We’ve all felt the pain of tooth sensitivity in our lifetime. Whether it be while casually enjoying an impromptu ice cream on the beach, or chewing through popcorn at the local cinema, one in eight of us can experience the frustrating and painful feeling of tooth sensitivity at any given time.
So, what can you do to prevent it? And, how exactly is it caused? Our quick and handy guide will answer each of these questions and more.
1. What is tooth sensitivity?
Tooth sensitivity is the reaction of your teeth to a certain stimuli. It’s not the same as a toothache or random pain – the feeling comes about due to a change of environment or circumstances.
This change could be one of a number of things. For most people, changes in temperature cause their teeth to react, whereas for others, touch or biting down on something hard can cause the effect. Some people also tend to be sensitive to foods or drinks that contain too much acid, sugar or salt.
2. What causes tooth sensitivity?
To understand how tooth sensitivity comes about, first a little science lesson. When the enamel on your teeth becomes worn down, usually through brushing too hard or consuming too many acidic or sugary foods, this exposes a second layer known as dentin. Without the enamel to protect it, your tooth now becomes more sensitive to the certain stimuli mentioned above, leading to the pain you feel.
Gum recession, caused as a result of gum disease, can also gradually expose your tooth’s root. Unlike the tooth itself, this doesn’t have any enamel to protect it, so your teeth become much more sensitive in that area and vulnerable to environmental changes.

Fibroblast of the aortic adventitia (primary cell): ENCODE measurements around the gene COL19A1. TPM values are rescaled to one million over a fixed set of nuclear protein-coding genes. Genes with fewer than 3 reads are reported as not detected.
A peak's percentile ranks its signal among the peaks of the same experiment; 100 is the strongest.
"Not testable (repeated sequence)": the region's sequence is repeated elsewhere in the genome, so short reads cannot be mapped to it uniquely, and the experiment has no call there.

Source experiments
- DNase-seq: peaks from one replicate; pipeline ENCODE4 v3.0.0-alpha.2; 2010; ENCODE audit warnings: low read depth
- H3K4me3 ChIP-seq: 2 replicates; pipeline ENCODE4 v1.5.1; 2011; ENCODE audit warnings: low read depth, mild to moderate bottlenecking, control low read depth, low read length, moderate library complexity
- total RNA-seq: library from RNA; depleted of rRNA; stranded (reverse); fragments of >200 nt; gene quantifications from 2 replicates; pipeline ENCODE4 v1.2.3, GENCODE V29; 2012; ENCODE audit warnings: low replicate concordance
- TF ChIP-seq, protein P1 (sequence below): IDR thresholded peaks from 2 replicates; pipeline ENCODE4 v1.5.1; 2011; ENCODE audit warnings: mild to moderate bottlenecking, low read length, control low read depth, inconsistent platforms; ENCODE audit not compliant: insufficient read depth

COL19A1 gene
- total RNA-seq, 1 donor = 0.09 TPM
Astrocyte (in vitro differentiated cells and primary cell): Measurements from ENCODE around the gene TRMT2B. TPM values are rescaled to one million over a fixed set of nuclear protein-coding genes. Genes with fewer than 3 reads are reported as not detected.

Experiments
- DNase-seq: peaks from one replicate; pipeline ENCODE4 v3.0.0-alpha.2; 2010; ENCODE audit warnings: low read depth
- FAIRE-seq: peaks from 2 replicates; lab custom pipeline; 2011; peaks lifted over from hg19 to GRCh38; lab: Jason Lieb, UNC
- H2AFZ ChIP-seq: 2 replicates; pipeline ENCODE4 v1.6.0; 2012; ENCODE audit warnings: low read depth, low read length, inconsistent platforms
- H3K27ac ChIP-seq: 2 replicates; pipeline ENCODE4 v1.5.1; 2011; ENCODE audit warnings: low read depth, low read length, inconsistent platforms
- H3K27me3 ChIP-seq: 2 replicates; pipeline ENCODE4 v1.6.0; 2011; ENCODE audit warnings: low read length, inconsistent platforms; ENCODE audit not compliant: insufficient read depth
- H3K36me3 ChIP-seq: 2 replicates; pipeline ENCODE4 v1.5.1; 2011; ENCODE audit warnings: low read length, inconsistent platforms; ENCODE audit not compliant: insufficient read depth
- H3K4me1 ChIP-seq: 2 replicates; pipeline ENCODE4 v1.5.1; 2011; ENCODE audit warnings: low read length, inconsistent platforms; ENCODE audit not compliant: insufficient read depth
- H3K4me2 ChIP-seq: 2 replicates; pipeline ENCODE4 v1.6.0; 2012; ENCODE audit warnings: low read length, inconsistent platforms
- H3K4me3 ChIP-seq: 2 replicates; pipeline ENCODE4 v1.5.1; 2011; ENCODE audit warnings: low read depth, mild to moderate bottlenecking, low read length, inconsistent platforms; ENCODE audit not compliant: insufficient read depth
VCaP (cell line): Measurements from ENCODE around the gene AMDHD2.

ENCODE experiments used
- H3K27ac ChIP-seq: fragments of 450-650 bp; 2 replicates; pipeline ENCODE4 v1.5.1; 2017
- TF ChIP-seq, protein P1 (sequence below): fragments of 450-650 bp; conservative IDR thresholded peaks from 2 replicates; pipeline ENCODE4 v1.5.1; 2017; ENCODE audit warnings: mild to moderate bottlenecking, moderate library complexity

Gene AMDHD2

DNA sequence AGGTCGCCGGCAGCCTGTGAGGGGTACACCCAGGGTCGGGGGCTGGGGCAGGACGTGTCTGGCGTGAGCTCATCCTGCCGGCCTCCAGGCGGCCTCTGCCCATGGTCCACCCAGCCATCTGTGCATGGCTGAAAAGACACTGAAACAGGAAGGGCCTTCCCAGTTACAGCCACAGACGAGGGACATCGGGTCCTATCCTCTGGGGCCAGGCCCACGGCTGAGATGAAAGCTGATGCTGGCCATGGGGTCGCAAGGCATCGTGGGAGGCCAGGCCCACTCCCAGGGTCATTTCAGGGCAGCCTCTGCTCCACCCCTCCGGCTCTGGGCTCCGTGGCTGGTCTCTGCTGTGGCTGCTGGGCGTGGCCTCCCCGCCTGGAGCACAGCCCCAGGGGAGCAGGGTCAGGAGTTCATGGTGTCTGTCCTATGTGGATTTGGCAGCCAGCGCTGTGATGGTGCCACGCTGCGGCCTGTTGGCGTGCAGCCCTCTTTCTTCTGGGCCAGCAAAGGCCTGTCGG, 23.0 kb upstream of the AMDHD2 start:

Whitening your teeth can again increase your susceptibility to tooth sensitivity. This is because the bleaching chemicals that whitening products use can open up the tubules in your teeth, making your teeth more vulnerable to external stimuli. Likewise, genetics can also play a part in making some people more susceptible to tooth sensitivity.
3. How do you treat tooth sensitivity?
As an immediate solution to tooth sensitivity, toothpastes containing fluoride should be the first port of call. They help desensitise the tooth and act as a pseudo-painkiller to help numb the pain.
However, fluoride toothpaste won’t prevent the problem from resurfacing again in the future, so it’s important to visit your dentist in case there are any other ongoing issues that need to be addressed. From brushing incorrectly to eating the wrong foods, dentists can help pinpoint the issue to stop it from happening again. With their help, you’ll be able to eat as many ice creams as you like, without the worry of sensitive teeth ruining your day.
If you’re worried about your tooth sensitivity, contact us for advice.
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